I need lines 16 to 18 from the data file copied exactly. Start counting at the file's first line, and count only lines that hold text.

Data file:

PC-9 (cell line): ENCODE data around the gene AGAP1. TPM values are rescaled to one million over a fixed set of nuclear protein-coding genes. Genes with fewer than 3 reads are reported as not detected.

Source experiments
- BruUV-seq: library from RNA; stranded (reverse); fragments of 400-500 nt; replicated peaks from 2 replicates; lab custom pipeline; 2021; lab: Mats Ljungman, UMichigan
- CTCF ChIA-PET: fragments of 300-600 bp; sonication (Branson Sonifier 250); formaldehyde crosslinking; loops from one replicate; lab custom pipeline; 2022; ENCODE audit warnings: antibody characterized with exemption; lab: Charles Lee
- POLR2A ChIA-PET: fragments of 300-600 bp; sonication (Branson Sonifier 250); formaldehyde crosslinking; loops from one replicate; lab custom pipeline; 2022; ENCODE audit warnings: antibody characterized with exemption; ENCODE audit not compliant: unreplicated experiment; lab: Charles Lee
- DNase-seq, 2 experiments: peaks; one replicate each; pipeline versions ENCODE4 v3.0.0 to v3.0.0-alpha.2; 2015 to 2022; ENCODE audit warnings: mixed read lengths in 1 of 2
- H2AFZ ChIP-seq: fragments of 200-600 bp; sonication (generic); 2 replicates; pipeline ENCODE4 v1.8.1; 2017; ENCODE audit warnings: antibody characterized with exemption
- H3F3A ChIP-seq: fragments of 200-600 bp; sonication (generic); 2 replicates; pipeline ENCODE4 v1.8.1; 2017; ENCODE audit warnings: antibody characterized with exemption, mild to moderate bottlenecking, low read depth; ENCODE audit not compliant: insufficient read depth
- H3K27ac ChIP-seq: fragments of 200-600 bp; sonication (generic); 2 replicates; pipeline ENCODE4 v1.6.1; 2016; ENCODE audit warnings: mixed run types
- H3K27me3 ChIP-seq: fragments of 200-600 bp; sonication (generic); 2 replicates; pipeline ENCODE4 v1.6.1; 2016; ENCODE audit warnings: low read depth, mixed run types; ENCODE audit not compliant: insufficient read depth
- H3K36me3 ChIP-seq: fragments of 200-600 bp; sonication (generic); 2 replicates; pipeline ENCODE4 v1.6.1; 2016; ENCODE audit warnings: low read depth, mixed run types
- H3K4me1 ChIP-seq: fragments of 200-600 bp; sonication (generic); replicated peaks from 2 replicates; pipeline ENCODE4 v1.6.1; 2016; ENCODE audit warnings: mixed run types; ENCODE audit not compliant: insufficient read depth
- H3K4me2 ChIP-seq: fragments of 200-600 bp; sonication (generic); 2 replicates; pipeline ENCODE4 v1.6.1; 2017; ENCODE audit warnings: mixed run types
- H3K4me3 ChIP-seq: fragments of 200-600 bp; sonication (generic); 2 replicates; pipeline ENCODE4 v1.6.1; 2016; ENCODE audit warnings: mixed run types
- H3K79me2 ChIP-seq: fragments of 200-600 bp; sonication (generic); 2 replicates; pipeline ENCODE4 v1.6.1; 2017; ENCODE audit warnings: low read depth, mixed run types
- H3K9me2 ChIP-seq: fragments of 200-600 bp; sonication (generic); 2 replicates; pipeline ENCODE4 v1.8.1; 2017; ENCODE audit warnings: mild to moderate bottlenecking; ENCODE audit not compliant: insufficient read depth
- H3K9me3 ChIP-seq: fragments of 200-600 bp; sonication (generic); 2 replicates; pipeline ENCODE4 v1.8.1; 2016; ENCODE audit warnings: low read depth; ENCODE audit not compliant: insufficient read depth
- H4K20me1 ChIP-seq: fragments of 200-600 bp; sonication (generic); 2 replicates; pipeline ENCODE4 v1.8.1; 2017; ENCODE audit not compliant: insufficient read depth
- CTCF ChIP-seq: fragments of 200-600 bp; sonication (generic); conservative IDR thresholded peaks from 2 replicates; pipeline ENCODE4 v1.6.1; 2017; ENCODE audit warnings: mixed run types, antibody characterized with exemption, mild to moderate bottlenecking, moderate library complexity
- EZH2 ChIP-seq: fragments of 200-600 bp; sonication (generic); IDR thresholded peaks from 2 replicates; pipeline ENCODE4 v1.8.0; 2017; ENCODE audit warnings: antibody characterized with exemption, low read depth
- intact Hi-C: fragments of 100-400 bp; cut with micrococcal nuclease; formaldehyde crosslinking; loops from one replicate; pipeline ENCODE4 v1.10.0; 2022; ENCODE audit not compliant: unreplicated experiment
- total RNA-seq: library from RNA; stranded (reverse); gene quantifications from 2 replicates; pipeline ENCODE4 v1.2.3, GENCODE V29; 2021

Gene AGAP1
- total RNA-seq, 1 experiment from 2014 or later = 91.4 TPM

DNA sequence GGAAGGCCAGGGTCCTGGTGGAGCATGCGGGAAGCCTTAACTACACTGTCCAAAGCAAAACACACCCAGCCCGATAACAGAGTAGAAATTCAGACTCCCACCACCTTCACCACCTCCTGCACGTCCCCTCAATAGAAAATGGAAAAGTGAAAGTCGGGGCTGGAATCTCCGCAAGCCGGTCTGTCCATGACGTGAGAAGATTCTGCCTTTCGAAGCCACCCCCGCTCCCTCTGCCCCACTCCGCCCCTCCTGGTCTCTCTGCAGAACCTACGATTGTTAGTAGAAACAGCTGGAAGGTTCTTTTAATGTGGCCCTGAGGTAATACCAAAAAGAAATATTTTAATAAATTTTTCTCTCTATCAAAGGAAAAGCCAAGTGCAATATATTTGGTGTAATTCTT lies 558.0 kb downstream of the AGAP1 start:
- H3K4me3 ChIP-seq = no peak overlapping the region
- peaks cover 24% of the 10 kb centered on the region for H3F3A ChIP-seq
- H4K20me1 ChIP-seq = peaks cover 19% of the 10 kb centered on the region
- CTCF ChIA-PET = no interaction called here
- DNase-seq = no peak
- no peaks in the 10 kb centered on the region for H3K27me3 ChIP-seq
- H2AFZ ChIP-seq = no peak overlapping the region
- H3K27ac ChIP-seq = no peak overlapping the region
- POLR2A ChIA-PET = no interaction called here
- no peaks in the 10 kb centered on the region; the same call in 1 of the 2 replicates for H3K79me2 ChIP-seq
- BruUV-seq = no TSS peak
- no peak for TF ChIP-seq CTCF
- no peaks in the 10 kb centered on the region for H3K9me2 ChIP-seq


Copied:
- H3K9me2 ChIP-seq: fragments of 200-600 bp; sonication (generic); 2 replicates; pipeline ENCODE4 v1.8.1; 2017; ENCODE audit warnings: mild to moderate bottlenecking; ENCODE audit not compliant: insufficient read depth
- H3K9me3 ChIP-seq: fragments of 200-600 bp; sonication (generic); 2 replicates; pipeline ENCODE4 v1.8.1; 2016; ENCODE audit warnings: low read depth; ENCODE audit not compliant: insufficient read depth
- H4K20me1 ChIP-seq: fragments of 200-600 bp; sonication (generic); 2 replicates; pipeline ENCODE4 v1.8.1; 2017; ENCODE audit not compliant: insufficient read depth